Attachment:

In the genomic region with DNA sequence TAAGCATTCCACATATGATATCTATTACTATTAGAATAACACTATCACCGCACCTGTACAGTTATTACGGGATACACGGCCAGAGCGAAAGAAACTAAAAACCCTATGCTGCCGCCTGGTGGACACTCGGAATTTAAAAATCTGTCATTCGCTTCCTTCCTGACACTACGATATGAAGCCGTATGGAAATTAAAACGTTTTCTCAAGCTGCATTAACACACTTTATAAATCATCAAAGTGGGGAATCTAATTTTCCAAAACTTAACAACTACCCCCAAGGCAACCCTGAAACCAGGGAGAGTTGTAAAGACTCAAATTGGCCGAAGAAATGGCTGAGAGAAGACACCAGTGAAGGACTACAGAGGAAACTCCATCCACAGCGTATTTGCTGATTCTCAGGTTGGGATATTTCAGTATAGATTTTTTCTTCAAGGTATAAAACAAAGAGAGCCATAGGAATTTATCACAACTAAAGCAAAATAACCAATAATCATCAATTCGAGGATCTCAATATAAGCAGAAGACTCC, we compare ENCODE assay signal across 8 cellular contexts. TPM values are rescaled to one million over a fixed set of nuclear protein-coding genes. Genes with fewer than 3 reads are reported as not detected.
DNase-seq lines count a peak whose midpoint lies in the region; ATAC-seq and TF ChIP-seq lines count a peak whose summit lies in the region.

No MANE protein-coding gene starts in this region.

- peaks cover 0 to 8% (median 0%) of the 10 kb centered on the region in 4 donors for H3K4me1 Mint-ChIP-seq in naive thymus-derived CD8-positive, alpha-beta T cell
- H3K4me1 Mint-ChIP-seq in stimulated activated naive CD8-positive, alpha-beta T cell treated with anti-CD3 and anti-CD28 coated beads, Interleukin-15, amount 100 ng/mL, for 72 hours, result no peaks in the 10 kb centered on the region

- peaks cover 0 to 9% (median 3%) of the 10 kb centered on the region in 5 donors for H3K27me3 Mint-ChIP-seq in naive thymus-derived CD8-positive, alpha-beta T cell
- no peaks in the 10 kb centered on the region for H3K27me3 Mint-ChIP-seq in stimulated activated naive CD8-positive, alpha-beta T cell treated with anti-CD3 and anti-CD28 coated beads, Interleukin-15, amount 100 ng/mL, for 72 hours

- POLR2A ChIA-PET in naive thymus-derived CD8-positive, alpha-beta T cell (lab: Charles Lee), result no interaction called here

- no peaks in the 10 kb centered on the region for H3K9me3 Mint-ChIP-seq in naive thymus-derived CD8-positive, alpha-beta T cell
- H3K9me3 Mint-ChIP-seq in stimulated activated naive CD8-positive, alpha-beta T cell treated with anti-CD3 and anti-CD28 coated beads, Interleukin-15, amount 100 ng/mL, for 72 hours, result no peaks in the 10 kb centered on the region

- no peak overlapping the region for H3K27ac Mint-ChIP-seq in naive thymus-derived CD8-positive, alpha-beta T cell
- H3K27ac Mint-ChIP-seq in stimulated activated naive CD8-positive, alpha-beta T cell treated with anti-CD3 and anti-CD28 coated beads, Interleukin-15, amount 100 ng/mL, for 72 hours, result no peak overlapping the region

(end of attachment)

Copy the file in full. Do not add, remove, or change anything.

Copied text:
In the genomic region with DNA sequence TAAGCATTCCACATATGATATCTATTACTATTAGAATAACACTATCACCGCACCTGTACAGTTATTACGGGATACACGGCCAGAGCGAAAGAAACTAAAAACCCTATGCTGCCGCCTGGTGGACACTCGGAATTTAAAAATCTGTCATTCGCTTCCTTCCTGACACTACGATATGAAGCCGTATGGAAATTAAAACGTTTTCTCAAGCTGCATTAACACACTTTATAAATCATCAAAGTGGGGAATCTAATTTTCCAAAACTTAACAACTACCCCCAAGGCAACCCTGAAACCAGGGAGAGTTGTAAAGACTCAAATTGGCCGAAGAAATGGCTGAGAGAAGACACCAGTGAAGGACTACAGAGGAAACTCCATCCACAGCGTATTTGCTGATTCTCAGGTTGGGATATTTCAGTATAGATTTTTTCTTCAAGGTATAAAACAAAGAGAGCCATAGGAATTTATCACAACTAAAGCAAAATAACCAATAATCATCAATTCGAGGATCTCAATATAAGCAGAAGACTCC, we compare ENCODE assay signal across 8 cellular contexts. TPM values are rescaled to one million over a fixed set of nuclear protein-coding genes. Genes with fewer than 3 reads are reported as not detected.
DNase-seq lines count a peak whose midpoint lies in the region; ATAC-seq and TF ChIP-seq lines count a peak whose summit lies in the region.

No MANE protein-coding gene starts in this region.

- peaks cover 0 to 8% (median 0%) of the 10 kb centered on the region in 4 donors for H3K4me1 Mint-ChIP-seq in naive thymus-derived CD8-positive, alpha-beta T cell
- H3K4me1 Mint-ChIP-seq in stimulated activated naive CD8-positive, alpha-beta T cell treated with anti-CD3 and anti-CD28 coated beads, Interleukin-15, amount 100 ng/mL, for 72 hours, result no peaks in the 10 kb centered on the region

- peaks cover 0 to 9% (median 3%) of the 10 kb centered on the region in 5 donors for H3K27me3 Mint-ChIP-seq in naive thymus-derived CD8-positive, alpha-beta T cell
- no peaks in the 10 kb centered on the region for H3K27me3 Mint-ChIP-seq in stimulated activated naive CD8-positive, alpha-beta T cell treated with anti-CD3 and anti-CD28 coated beads, Interleukin-15, amount 100 ng/mL, for 72 hours

- POLR2A ChIA-PET in naive thymus-derived CD8-positive, alpha-beta T cell (lab: Charles Lee), result no interaction called here

- no peaks in the 10 kb centered on the region for H3K9me3 Mint-ChIP-seq in naive thymus-derived CD8-positive, alpha-beta T cell
- H3K9me3 Mint-ChIP-seq in stimulated activated naive CD8-positive, alpha-beta T cell treated with anti-CD3 and anti-CD28 coated beads, Interleukin-15, amount 100 ng/mL, for 72 hours, result no peaks in the 10 kb centered on the region

- no peak overlapping the region for H3K27ac Mint-ChIP-seq in naive thymus-derived CD8-positive, alpha-beta T cell
- H3K27ac Mint-ChIP-seq in stimulated activated naive CD8-positive, alpha-beta T cell treated with anti-CD3 and anti-CD28 coated beads, Interleukin-15, amount 100 ng/mL, for 72 hours, result no peak overlapping the region